Tetra fish is a popular choice among both advanced and beginner hobbyists, partly because of their active behaviors and bright colors.
They gained this name because of their unique teeth shape.
Colors and size vary widely among the various species.
With proper diet and ideal aquarium setup, tetra fish are hardy; lasting up to ten years in a healthy aquarium.
Common tetra fish species
The most popular species are the cardinal tetras, glow light tetras, and neon tetras.
Other common ones include black skirt tetras, red-eye tetras, glass tetras, and rosy tetras.
Most tetra fish are docile, but others like the serape tetra are prone to squeezing fish using their long tails.
Therefore, you ought to ensure that the species you keep inside the aquarium cohabit well.
Setting up an aquarium
The larger the tank size, the better.
Although tetras are only a few inches long, larger tanks are easier to maintain.
For those who want to start small, you can keep 10 tetras in a 20-gallon aquarium.
Tetra fish do well in warm climates. Therefore maintain the aquarium temperatures between 23-26 degrees Celsius.
If you give them anything above or below these temperatures, tetra fish have a higher metabolism and become stressed easily.
Therefore, you will require a heater and a thermometer to regulate as well as monitor the water temperature.
The water’s pH should be between 5.5 and 7. However, if you are rearing tank bred tetra, find out their ideal pH as it could be less or above the recommended one.
Thus, inquire from the vendor before purchasing.
Hardness- the relative water hardness should be 4kH-8kH.
This is a replica of the relatively soft conditions as those found in the Amazon, where most tetra fish originate.
Ammonia- tetras tend to be sensitive to ammonia spikes, as they may breathe rapidly and lose their color
Nitrite- nitrite levels must be maintained at 0ppm
Nitrate- nitrate levels should be as close as possible to 0ppm.
Any reading beyond 40ppm is not suitable for rearing tetras.
Elevated levels may be lowered by adding aquatic plants as well as increasing the number of time you change the water.
Salt-too much salt is unhealthy for tetra fish.
However, controlled quantities are essential in preventing mild infections
Lighting and hygiene
Place the aquarium on a sturdy stand far from windows.
Remember to set up an aquarium light on a timer for about ten hours daily.
Put an inch or 2 of gravel sand at the tank’s bottom, as it will help break down the uneaten waste, dead plant parts and fish waste.
If you will not have the gravel, ensure you clean the tank often.
Decorate the aquarium with plants, pirate ships, castles, pebbles and so on, so as to enhance its beauty.
Place these decorations as close to the bottom as possible, so that they can help keep the gravel in place.
However, avoid having excessive decorations as they will reduce the area that the fish can swim in, and this will consequently increase their stress levels.
If you want to include many pieces, ensure that they are all of different heights consider having real plants instead of artificial ones.
Live plants are instrumental in maintaining the nutrients inside the water.
Adding tetra fish into the aquarium
1. Before bringing the tetras home, ensure that you have tested the aquarium water for all the above named parameters.
2. Next, float the unopened plastic bag into the aquarium for an average of 10 minutes.
This will ensure that the water inside the bag reaches the same temperature as that inside the tank.
The bags are usually filled with oxygen to lower the chances of suffocating the fish during the ten minutes.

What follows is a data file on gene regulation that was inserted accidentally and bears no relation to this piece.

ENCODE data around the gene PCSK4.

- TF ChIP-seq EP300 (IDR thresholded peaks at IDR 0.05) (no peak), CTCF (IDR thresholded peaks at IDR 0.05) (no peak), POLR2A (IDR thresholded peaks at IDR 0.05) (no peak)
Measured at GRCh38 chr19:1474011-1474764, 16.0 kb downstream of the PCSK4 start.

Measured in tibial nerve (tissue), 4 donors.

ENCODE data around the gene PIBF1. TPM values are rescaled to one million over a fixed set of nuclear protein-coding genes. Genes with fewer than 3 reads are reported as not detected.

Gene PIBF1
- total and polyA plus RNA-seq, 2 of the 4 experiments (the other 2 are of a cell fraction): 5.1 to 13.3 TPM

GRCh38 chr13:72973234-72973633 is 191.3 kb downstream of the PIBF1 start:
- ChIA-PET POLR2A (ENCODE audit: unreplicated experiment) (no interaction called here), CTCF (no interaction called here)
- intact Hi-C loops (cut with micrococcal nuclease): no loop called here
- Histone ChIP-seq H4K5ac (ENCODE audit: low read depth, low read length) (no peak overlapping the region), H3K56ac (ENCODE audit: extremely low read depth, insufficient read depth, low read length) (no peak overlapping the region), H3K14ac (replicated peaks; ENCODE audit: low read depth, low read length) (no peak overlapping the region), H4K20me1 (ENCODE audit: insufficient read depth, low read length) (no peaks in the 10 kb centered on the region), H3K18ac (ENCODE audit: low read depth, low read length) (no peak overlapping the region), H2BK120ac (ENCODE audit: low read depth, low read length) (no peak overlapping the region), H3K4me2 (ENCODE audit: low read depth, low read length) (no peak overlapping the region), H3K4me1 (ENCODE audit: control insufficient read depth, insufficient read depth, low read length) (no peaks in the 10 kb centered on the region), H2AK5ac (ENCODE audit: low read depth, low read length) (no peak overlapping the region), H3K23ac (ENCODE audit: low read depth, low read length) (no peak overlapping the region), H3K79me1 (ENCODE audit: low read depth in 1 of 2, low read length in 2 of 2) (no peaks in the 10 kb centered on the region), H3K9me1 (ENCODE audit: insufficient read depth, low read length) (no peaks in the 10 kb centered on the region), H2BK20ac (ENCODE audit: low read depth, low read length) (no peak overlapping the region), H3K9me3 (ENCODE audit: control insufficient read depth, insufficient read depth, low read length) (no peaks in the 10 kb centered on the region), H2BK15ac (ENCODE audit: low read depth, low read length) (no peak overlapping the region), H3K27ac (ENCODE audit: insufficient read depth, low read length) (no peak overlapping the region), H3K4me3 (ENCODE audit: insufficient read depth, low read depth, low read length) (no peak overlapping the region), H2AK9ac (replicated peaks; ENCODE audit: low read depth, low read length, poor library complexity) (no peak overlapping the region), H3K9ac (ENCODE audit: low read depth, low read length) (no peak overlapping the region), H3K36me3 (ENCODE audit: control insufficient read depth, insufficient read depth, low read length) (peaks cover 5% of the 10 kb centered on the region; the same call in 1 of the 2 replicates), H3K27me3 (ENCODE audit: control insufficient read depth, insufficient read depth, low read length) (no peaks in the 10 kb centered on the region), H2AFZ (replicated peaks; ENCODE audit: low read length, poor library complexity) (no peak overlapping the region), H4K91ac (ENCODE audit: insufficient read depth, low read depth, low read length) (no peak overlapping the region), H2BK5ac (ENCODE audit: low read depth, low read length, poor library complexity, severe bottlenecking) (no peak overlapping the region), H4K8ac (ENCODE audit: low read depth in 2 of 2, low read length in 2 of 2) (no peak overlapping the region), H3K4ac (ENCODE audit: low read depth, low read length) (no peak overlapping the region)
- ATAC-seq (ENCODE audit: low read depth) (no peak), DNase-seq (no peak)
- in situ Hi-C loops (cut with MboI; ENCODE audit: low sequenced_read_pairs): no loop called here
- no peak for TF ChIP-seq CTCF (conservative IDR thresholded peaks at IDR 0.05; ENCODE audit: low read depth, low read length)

3. After ten minutes, cut a side of the bag and slowly pour a cup of water from the aquarium into the container, and let it sit for five minutes.
Continue doing this for about three other cups.
You might have to wedge or clip the bag at the side to prevent it from toppling over.
4. Next, use a soft net to collect the fish from the bag and place them gently into the tank.
Once all the fish are out, dispose the water from the pack.
Following these steps will increase the survival of your tetra fish significantly.
What do tetra fish eat?
For optimum coloration and health of the fish, it is essential for you to feed them on a variety of foods.
Tetra fish love eating live food such as insects and small warns.
Considering that they are toothed fish, their diet should primarily consist of meat such as spirulina flakes, mainly when you first introduce them into the tank.
As they adjust to the artificial surrounding, you can gradually include live food into their diet.
It is recommended that you feed the tetra fish with a blend of live, frozen and packed meals.
Feeding the tetra fish
When feeding the tetra fish, it is important to note that they catch their feed from the water surface.
Usually, they like staying at the tank’s middle area; therefore, they are likely to ignore food that is at the bottom of the tank.
So, it is more appropriate to feed them frequently with food that they can consume in about three minutes rather than to give them huge quantities at once.
If you give them large amounts of food at once, they will not finish it at a go.
This means that the feed will settle at the bottom f the tank; thus increasing the biomass.
In case a proper filter method is lacking in such an aquarium, the fish might get infected, therefore fall sick.
Tetra fish diseases
Tetra fish tend to be highly susceptible to diseases and infections.
A well maintained aquarium will however prevent these incidences.
If you note any of these signs, the fish might be infected and they require attention:
- Discoloration of fish skin or skin color dullness
- Irregular swimming patterns that make them seem drunk
- Fish that are unstable, or show restlessness
- Fish body that look imbalanced-could be a sign of bent spine
- Lumpy body that is accompanied by cysts on the skin
Fishtankanswers.com will come up with details about these diseases.